OK. So this isn't one of the wild forms, but rather a variegated one we grow in the garden. However, if you imaginve the leaves treen, you pretty much have the same plant. There are actually two Eupatoriums that grow around here, perfoliatum also known as boneset and purpureum also known a joepye weed, which is related to the one in the photo.
Boneset is found throughout most of the U.S., and likes swamps, marshes and low grounds. Here it also grows just about anywhere else, including the shady edges of woods. It usually grows about 3-4 feet tall. It's name would seem to indicate that it would help in setting broken bones, but rather, it refers to the plant's value in treating colds and flu which in early days were known as 'break-bone fevers.' In 1798, a Dr. Barton wrote "this medicine is used by our Indians in intermittent fevers." Someone else mentioned that boneset tea, often taken at night to break up a cold Iwhich it usually did) was surely bitter enough so it should do something. To make the tea, the upper leaves and flowering tops are dried, and infusions made at the rate of 1 ounce of the dried herb to 1 pint of boiling water, taken in doses of a wineglassful. Take hot to induce perspiration for colds.
Joepye also is widely distributed , but does not seem to grow in the most southern parts of this country and is slightly larger than it's cousin, often reaching 6 feet. It blooms in August with purplish to white flower heads. The Latin name eupatorium is said to have come from Mithridates Eupator, a king of Pontus, the first to use the plant medicinally. "Joe Pye" is said to be the name of a Native American who cured typhus fever with extractions of the root.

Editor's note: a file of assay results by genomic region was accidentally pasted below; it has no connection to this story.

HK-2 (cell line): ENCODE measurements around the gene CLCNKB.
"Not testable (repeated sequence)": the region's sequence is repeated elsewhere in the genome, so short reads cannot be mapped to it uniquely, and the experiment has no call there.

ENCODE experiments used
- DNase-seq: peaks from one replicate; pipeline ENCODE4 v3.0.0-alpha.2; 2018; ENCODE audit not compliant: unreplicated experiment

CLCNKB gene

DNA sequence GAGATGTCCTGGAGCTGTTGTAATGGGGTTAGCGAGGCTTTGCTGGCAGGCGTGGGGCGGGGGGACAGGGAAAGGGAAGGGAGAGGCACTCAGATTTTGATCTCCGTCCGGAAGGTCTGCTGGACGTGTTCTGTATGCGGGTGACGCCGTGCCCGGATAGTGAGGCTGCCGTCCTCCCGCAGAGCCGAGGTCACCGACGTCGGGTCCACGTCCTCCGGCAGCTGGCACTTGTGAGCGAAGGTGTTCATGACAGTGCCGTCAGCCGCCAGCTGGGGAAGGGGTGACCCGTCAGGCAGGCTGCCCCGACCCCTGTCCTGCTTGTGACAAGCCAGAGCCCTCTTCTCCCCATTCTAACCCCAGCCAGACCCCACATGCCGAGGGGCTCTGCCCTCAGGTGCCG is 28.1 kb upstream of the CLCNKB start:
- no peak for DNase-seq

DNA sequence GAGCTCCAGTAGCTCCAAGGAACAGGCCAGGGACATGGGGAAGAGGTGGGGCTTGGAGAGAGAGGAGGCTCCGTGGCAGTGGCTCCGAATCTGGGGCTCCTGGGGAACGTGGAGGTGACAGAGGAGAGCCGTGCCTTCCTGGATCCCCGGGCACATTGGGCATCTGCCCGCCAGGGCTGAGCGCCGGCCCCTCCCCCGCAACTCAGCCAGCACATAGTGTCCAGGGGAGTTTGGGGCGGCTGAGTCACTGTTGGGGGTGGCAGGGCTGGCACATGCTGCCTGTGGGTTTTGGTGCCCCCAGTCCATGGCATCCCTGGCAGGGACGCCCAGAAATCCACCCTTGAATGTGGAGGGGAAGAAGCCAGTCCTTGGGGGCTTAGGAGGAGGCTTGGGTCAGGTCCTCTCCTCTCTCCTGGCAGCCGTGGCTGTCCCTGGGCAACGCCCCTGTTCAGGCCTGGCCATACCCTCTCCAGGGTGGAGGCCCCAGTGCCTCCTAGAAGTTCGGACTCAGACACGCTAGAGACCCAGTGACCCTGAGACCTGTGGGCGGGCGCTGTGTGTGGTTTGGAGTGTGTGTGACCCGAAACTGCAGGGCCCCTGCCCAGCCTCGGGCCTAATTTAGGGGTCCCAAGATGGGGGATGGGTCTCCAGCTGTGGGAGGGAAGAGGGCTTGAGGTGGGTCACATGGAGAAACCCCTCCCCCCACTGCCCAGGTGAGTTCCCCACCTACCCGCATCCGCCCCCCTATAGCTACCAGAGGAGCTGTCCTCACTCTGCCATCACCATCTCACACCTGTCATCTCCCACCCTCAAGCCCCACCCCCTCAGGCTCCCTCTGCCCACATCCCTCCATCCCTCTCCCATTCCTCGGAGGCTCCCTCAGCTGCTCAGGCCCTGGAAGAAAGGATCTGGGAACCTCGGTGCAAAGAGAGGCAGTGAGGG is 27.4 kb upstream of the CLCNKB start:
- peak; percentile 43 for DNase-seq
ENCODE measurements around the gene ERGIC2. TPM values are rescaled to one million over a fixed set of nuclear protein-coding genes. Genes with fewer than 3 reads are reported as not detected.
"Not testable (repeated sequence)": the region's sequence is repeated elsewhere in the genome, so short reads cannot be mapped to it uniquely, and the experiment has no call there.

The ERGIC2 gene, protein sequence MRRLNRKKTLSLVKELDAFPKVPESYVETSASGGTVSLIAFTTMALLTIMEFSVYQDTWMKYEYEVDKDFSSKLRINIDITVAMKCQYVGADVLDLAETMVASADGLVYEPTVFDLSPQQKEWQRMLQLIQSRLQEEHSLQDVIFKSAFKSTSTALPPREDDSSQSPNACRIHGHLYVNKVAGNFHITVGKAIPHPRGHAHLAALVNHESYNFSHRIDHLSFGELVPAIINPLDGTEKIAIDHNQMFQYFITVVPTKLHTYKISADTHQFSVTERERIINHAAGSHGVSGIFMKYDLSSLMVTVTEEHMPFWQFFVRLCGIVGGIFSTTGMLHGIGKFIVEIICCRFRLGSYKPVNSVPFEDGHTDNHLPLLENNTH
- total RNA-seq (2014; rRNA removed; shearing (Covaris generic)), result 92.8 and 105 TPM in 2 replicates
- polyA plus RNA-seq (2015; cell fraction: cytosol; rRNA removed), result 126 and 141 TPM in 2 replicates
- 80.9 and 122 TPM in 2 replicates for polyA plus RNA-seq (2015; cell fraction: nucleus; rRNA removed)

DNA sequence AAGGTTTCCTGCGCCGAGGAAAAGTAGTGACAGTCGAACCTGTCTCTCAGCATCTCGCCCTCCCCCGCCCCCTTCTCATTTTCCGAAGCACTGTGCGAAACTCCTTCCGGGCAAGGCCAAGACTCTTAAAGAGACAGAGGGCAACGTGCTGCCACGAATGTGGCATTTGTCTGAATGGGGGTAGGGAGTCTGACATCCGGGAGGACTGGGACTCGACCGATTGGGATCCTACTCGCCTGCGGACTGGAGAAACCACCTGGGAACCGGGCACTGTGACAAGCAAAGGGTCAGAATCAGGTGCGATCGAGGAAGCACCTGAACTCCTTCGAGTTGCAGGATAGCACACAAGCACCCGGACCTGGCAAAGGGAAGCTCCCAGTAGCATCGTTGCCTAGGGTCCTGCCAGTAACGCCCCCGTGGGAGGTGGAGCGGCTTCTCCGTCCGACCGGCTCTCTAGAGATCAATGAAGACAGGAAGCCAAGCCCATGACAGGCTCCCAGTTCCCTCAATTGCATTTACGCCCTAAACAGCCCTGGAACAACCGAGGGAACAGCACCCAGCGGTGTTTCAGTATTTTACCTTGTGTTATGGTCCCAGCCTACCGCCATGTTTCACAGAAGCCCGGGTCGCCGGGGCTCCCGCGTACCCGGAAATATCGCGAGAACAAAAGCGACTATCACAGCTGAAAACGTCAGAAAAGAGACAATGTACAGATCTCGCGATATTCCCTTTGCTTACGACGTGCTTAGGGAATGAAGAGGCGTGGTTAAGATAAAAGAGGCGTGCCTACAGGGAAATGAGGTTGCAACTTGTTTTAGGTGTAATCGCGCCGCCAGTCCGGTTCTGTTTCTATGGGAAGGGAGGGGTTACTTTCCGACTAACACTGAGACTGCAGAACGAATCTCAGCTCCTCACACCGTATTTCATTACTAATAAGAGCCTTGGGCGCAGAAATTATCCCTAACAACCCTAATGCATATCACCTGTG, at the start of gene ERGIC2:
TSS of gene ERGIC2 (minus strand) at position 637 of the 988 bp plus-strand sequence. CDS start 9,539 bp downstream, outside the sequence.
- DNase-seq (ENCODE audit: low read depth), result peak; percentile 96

Unlike it's cousin where the leaves are used, in Joe Pye it is the roots. It seems to have been used for 'urinary disorders', accoring to old herbals, and as a nervine or tonic.
The roots smell like old hay and have a slightly bitter, aromatic taste. While not poisonous, overdoses cause nausea, pains in the stomach, increased heart action and a run-down feeling. Another reminder that although these are 'just herbs', they are very powerful and can be dangerous to those who don't know enough about them.
The cultivated forms of these are easy to grow and, especially nice, the variegated form comes true from seed. We often find a plant (or two or three or twenty) popping up elsewhere in the garden.
This sunny and slightly warm weather has been wonderful for starting the spring cleanup in the yard. I still find it hard to believe that we'll be opening for the season in just a few weeks. We still have a lot of snow in anyplace that is shady and ice in places where we've walked, but it is going away and the snowdrops are blooming and the early daffodils have buds, so spring is sort of officially here, at least in the hollow.